67. “Caravan of Love”/Isley Jasper Isley
71. “Secret”/OMD
There’s a whole list of records that got on my station for only a few weeks but never entirely left my head. OMD released two of them in 1986: “Secret” and “Forever (Live and Die).” “Caravan of Love,” meanwhile, is completely in the pocket for 1986 but a nice throwback to the glory days of soul music at the same time.

75. “The Power of Love”/Jennifer Rush. A number of people have opened up the firehose on this song, including Celine Dion (who took it to #1 in 1994), Air Supply, and Laura Branigan. But this is the original, which was #1 in the UK and many other countries around the world in 1985. It would get to #57 on the Hot 100.

77. “Lying”/Peter Frampton. “Lying” was Frampton’s first Hot 100 hit since “I Can’t Stand It No More” in 1979, and would be his last one to date, although he would make what Billboard now calls its Mainstream Rock chart as late as 1994.

Thanks to social media, I have recently reconnected with my partner on the morning radio show I was doing in 1986. After I left the station at the end of the year, Mitch continued his career as a news reporter for a few years, but he eventually got out of radio and is now a teacher, author, and coach in his home state of Michigan. We were thrown into a partnership by circumstance, but we were both willing to make it work, and by the summer of 1986, we would develop some chemistry, which we did on our own, because we got no coaching or critique from anybody.

I don’t have any tapes of our show, which is almost certainly a good thing.

The Fun

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(Pictured: Willie Nelson and Waylon Jennings.)

After looking at the American Top 40 show from the week of February 21, 1976, here’s our usual dive into what was below the Top 40 in that same week.

42. “Paloma Blanca”/George Baker Selection
58. “Let Your Love Flow”/Bellamy Brothers
59. “Fly Away”/John Denver and Olivia Newton-John
73. “Since I Fell for You”/Charlie Rich
75. “You’ll Lose a Good Thing”/Freddy Fender
94. “Texas”/Charlie Daniels Band
100. “The Call”/Anne Murray
109. “I’m So Lonesome I Could Cry”/Terry Bradshaw
There’s quite the country smorgasbord here. “Paloma Blanca” would peak at #33 on the Billboard country chart during the week of February 28, and its country chart performance kept it bubbling just outside the Top 40 of the Hot 100 for several weeks after it had run to #26 earlier in the winter. Terry Bradshaw, whose day job was quarterbacking the Pittsburgh Steelers, made three albums between 1976 and 1981. “I’m So Lonesome I Could Cry,” which you could easily mistake for Glen Campbell, is better than it ought to be. It went to #17 on the Billboard country chart and #91 on the Hot 100. And although Denver, ONJ, Rich, and Fender were important country crossover brand names of the moment and “Let Your Love Flow” would get to #1, their popularity and influence paled in comparison to another group of stars.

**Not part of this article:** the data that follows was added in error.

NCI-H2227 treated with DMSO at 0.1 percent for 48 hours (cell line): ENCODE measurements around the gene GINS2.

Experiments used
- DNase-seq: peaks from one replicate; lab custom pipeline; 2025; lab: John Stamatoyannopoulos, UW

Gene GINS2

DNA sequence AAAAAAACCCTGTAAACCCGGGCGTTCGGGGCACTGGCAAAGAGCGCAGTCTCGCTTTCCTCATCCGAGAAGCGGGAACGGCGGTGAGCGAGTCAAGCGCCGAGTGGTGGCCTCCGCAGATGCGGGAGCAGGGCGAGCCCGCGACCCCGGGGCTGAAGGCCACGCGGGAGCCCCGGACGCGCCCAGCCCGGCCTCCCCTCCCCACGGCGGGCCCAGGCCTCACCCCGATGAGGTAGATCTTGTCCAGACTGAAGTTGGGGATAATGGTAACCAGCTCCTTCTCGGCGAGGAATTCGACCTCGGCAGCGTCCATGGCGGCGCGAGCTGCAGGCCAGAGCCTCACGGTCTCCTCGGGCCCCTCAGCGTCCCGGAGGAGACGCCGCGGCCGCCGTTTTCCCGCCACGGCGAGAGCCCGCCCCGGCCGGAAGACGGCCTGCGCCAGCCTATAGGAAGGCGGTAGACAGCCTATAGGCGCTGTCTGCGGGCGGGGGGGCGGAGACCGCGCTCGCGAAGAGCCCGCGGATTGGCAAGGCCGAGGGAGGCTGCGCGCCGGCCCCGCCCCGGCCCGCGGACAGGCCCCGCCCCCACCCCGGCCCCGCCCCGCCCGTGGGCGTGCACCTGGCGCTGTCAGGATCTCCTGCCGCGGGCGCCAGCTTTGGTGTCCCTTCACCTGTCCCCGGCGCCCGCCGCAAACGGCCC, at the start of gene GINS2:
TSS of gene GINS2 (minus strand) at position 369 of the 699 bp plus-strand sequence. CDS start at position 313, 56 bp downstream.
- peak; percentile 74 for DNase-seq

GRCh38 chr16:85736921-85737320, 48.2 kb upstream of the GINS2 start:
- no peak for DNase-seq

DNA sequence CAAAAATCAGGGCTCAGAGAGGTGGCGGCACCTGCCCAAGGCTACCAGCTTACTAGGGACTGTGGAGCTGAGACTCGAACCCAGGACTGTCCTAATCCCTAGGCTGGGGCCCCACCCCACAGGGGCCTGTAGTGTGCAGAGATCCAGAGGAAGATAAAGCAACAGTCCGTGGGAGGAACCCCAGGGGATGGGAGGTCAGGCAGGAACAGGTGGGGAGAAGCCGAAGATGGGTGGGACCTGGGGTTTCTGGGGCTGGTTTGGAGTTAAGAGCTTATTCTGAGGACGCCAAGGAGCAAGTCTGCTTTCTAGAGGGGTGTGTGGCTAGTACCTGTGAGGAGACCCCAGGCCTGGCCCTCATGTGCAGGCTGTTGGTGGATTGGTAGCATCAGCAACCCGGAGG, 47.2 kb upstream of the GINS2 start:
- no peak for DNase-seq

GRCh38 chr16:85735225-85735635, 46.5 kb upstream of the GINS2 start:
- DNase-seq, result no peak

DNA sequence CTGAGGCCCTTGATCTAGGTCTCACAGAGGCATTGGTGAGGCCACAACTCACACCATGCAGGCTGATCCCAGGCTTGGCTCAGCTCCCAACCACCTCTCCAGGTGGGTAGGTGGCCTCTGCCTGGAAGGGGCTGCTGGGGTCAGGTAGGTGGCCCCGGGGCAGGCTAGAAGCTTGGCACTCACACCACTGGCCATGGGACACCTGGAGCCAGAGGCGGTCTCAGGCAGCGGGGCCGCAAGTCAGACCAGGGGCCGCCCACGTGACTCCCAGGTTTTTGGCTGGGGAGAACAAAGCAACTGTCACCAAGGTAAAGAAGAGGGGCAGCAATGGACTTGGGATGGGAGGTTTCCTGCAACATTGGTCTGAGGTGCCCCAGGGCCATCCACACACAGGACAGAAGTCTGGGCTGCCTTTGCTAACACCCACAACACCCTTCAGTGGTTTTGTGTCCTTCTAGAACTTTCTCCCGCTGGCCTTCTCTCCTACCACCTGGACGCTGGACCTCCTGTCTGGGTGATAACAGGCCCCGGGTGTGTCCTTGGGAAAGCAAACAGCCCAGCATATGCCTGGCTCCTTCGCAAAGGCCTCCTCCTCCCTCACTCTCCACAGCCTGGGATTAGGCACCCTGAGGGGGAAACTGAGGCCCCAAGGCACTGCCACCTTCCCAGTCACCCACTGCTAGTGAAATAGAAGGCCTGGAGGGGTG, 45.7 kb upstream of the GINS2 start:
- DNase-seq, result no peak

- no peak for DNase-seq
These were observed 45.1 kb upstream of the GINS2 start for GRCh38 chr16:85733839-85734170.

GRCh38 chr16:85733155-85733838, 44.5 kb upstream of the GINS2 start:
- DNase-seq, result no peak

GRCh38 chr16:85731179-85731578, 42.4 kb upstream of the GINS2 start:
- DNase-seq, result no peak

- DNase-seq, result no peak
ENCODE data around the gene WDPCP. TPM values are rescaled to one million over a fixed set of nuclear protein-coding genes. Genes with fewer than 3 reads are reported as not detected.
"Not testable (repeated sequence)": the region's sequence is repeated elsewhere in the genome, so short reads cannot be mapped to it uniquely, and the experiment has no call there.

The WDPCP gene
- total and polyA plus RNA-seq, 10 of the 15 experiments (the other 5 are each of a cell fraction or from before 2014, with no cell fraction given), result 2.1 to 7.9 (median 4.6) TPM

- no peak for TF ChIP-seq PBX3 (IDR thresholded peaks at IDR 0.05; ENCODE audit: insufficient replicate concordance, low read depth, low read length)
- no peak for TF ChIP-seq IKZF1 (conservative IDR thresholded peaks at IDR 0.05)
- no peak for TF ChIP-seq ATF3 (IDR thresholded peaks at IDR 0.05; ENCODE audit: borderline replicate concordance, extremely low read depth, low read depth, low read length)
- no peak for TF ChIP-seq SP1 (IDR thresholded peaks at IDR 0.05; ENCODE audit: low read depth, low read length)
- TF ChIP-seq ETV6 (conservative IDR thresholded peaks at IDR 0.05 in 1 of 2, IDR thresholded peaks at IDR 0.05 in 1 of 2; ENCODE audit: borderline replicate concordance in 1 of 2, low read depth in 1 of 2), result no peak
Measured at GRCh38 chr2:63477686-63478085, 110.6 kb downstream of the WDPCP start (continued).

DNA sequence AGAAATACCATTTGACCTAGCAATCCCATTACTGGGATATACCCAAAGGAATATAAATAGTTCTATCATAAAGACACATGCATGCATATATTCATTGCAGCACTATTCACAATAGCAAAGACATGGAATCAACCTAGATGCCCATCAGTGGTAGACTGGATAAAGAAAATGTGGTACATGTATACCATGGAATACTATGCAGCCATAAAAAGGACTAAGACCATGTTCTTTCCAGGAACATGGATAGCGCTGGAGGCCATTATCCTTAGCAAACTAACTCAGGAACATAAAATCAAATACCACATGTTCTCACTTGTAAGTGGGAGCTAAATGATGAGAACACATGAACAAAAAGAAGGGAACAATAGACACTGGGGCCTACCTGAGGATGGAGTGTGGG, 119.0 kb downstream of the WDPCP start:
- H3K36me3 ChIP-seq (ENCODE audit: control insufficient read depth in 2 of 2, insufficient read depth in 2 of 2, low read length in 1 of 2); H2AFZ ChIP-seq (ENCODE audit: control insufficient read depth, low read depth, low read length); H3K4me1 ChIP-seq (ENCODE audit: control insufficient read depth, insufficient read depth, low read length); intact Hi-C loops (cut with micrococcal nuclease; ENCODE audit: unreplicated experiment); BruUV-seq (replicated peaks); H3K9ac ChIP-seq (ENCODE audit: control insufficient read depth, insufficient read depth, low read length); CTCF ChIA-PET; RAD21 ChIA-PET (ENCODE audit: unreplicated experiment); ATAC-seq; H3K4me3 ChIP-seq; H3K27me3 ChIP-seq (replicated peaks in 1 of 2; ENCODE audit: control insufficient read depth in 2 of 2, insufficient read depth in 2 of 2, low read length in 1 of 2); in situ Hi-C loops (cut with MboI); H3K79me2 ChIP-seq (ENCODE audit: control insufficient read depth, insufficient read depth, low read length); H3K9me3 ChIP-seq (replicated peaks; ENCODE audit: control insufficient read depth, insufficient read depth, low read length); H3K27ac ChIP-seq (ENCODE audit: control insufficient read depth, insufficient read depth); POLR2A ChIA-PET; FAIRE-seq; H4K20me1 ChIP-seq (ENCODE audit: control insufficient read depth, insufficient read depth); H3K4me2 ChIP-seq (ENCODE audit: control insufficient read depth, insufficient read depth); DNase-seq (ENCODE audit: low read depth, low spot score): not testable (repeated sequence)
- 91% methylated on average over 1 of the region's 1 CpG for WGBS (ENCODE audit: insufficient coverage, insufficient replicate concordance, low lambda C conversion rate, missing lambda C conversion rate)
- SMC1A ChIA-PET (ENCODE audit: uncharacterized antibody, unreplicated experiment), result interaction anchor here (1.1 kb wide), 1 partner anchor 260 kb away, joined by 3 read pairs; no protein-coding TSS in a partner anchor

47. “Good Hearted Woman”/Waylon and Willie
69. “Remember Me”/Willie Nelson
Willie’s 1975 album Red Headed Stranger and its single “Blue Eyes Cryin’ in the Rain” (which was originally backed with “Remember Me”) made a superstar of him after more than a decade as a well-kept secret. It also made the Nashville machine realize, after several years of looking the other way, that some of the industry’s more independent-minded artists were bankable after all. There followed the compilation album Wanted! The Outlaws, which featured Jessi Colter (who was Mrs. Waylon Jennings at the time) and Tompall Glaser in addition to Waylon and Willie, and it became a genre-defying smash. Wanted! The Outlaws went to #10 on the Billboard 200 album chart, and was the first country album to be certified platinum after the RIAA created that certification. (It was also one of the first albums of any sort to be issued on CD, according to Wikipedia, so who the hell knows.) “Good Hearted Woman,” which is stomp and yee-haw in the best possible way, did three weeks at #1 on the Billboard country chart and rose to #25 on the Hot 100.

(The 2013 book Outlaw: Waylon, Willie, Kris, and the Renegades of Nashville by Michael Streissguth is strongly recommended if you’re interested in those people or this era.)

64. “Love Me Tonight”/Head East. Former Head East guitarist Mike Somerville, who wrote “Love Me Tonight” and “Never Been Any Reason,” died last week after a long illness. The callous sexism of “Love Me Tonight” is hard to get past—“It really don’t matter what your name is,” the singer says to the groupie he’s about to bed—but its easy-rockin’ vibe is hard to resist.

72. “I Heard It Through the Grapevine”/Creedence Clearwater Revival. This is four minutes of the 11-minute original found on Cosmo’s Factory, released as a single to help promote the CCR compilation Chronicle Volume 1. It would peak at #43.

78. “Locomotive Breath”/Jethro Tull. Here’s another reissue of an old song, which contains the line “the all-time winner has got him by the balls.” This wouldn’t fly on some radio stations. I have heard a version that turns it into “got him by the fun,” with a substitution of “fun” from the earlier line, “his woman and his best friend, in bed and having fun.” Points for ingenuity at least.